The History of Romania in One Object: The Flag of Lupșa
The year 1918 saw one of the most important events in Romanian history: the unification of all historical provinces where Romanians formed a majority – that is, Transylvania, Banat, Crișana, Maramureș, Bessarabia, and Bukovina – with the Old Kingdom of Romania and the creation of a democratic and diverse state.
Photo 1: Map of Greater Romania in 1919
On March 27 March 1918, the deputies in Bessarabia’s Country Council (Bessarabia was the name of the eastern part of Moldavia, which had been occupied by the Tsarist Empire in 1812) decided to unite with Romania, after having declared the province’s autonomy and independence from Russia. This was followed on November 28 1918 by the union of Bukovina
(the northern part of Moldavia, which had been annexed by Austria at the end of the 18th century), which was decided by the General Council convened in Czernowitz, the capital of the province. The last province to join with Romania, and the biggest of them all, was Transylvania.
Photo 2 & 3: Deputies of the Country Council of Bessarabia who voted for the union of Bessarabia with Romania on March 27, 1918
Photo 4: The announcement of the decision of the General Congress of Bukovina regarding the union of this province with Romania at Czernowitz on November 28, 1918
Photo 5: The "Unirea" newspaper from Blaj addressing the call to the Great National Assembly in Alba Iulia
On 20 November 1918, the National Council representing the Transylvanian Romanians decided to call a National Assembly to decide the future of the province. Blaj, a symbolic place in the Romanians’ struggle for freedom, Sibiu, an important cultural center, and Alba Iulia, the site of the first Romanian unification under Prince Michael the Brave in the year 1600 were considered as possible site of this gathering. In the end it was decided for Alba Iulia.
100,000 people arrived in Alba Iulia from all the regions of Transylvania. On December 1st 1918, 1,228 delegates – intellectuals, officers, peasants, merchants, women, soldiers and the high clergy of several Christian denominations – voted for the unification of Transylvania with Romania. Numerous political, religious, women, cultural, and professional organizations sent delegates as representatives of respective towns or villages. One of them came from Lupşa, a commune in the Alba County, central Transylvania, proudly waving a flag in the three Romanian national colors: blue, yellow and red.
Photo 6: Lupșa commune delegation to the Great Assembly in Alba Iulia (reenactment from 1928)
Photo 7: Galțiu commune delegation to the Great National Assembly in Alba Iulia. In this picture we can see a tricolor flag similar to that of Lupșa.
Photo 8: The delegation of the Romanians in Banat to the Great Assembly in Alba Iulia
The flag has rectangular from and the colors are displayed horizontally, with the blue on top, the yellow in the middle and the red at the bottom. Each stripe ends with a tassel of the same color. The wooden painted flagpole had at its top a bunch of basil and a tricolor narrow scarf with tassels was tied around it. The flag was cut from wool woven by the women of Lupşa over the course of one day and one night. While the current Romanian flag has its colors arranged vertically this flag used a different pattern. It was a way to honor the ancestors who had fought in the Revolution of 1848-1849 and had flown similar standards at the National Assembly in Blaj and during the armed resistance in the Apuseni Mountains.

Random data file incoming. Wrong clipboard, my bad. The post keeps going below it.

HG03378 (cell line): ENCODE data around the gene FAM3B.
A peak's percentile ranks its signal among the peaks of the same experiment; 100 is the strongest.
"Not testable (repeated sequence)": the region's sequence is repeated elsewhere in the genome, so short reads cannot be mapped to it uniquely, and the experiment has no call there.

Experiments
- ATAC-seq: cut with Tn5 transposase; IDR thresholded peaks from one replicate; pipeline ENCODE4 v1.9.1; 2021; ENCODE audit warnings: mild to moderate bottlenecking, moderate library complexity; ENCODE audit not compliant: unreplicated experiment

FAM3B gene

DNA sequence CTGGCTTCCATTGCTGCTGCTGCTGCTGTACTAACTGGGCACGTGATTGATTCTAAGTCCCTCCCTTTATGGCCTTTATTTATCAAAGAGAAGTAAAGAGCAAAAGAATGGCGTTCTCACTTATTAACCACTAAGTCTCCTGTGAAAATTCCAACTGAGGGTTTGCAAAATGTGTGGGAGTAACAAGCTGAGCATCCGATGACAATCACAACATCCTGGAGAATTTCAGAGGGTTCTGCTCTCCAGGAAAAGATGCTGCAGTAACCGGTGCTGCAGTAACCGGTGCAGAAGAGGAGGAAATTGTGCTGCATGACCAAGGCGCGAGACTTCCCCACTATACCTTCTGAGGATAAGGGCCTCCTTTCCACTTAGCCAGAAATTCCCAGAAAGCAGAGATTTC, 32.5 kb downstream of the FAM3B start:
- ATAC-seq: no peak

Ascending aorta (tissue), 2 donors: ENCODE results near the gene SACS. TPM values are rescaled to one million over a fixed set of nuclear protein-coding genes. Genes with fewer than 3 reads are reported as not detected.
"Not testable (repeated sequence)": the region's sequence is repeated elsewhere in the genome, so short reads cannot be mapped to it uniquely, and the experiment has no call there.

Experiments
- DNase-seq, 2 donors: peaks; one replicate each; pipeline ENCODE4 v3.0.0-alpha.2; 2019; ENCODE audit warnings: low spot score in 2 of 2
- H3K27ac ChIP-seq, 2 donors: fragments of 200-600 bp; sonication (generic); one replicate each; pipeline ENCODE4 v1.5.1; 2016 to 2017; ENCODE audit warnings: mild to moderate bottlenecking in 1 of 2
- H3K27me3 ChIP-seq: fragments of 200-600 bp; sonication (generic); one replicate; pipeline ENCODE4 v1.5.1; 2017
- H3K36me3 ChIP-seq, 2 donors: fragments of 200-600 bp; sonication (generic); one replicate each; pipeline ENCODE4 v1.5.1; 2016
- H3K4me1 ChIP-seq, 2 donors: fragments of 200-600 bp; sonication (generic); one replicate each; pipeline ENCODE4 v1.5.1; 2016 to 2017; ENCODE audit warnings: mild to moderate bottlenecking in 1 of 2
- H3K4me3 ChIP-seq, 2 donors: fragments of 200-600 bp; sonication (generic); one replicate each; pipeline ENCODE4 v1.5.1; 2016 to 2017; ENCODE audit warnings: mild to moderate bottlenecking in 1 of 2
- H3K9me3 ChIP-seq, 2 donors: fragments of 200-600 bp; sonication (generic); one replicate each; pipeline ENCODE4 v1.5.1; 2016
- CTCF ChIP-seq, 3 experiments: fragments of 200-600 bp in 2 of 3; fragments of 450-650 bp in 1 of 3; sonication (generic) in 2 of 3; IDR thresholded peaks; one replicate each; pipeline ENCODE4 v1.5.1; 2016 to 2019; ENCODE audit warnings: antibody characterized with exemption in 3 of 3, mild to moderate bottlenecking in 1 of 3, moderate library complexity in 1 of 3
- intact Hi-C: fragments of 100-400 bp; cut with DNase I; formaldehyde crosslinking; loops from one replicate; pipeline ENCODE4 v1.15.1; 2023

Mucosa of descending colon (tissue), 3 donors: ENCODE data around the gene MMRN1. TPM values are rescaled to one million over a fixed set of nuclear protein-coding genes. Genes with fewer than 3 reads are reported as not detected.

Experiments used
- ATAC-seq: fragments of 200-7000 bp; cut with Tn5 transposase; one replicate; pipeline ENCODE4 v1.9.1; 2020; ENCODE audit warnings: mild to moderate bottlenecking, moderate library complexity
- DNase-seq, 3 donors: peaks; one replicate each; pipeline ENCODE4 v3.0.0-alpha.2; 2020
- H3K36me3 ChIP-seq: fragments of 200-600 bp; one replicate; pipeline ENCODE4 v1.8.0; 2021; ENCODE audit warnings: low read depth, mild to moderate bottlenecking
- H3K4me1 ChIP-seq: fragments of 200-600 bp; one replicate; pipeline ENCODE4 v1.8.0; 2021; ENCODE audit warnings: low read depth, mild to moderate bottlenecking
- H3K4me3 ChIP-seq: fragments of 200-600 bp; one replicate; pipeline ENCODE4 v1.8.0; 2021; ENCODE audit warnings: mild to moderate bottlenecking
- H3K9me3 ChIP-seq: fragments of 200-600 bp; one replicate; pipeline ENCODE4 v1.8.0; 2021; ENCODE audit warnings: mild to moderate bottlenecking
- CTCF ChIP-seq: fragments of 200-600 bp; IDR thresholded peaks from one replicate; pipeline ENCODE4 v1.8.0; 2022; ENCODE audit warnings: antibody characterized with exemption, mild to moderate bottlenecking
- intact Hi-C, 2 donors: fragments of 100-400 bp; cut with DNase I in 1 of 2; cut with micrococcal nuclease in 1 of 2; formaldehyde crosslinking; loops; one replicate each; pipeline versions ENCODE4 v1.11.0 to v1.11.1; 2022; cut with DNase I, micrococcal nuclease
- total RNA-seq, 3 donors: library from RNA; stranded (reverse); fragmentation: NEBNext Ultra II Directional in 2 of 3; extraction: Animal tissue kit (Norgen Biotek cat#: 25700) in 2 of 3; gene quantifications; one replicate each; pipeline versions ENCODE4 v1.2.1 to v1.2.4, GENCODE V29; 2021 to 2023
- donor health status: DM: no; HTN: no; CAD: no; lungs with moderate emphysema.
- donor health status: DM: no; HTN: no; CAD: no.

Photo 9: The current flag of Romania and the Flag of Lupșa
The tricolor flag proclaimed that the Transylvanian Romanians were part of the greater Romanian nation and as such wanted to be included in a Romanian state. Especially after 1867, when the Austro-Hungarian monarchy was established, the use of the tricolor flag was forbidden by the authorities as a crime against the state. Yet nothing however prevented Romanians from displaying their red, yellow and blue colors. Young men wrapped tricolor ribbons around their hats, girls wore tricolor cockades on their chest, students participated in school celebrations with flower bouquets in three colors. Many embroidered the beloved colors on the back of their clothes so that to keep them close to their heart at all time.
Until 1914, when the First World War broke out, the interdiction was strictly upheld. During the Great War however Romanians could wear their colors under strict conditions as a special concession granted to the thousands of them fighting in the Austro-Hungarian army.
After the Lupşa delegation returned home, the flag was kept in the house of Sebastian Ciapă, the village’s priest and elementary school teacher, who had been one of the participants at the Alba-Iulia assembly. It was later given to Pamfilie Albu, the founder of the Lupşa Ethnography Museum, and in 1971, it become a part of the collections of the National History Museum of Romania.
Photo 10: The Great Assembly in Alba Iulia, 1918
Photo 11: The delegation of the Romanians from Transylvania who brought to King Ferdinand I (1914-1927), in Bucharest, the documents of the union of Transylvania with Romania
Photo 12: The first government of Romania (led by Ion I.C. Brătianu) which included representatives of all the provinces united with the country in 1918
THE HISTORY OF ROMANIA IN ONE OBJECT, our new online program that evokes decisive epochs in Romanian past starting from artifacts or vestiges with powerful symbolic and representative value, is developed in partnership with The National History Museum of Romania. Presented by historians Cristina Păiușan Nuică and Cornel Ilie. Video by Cornel Ilie.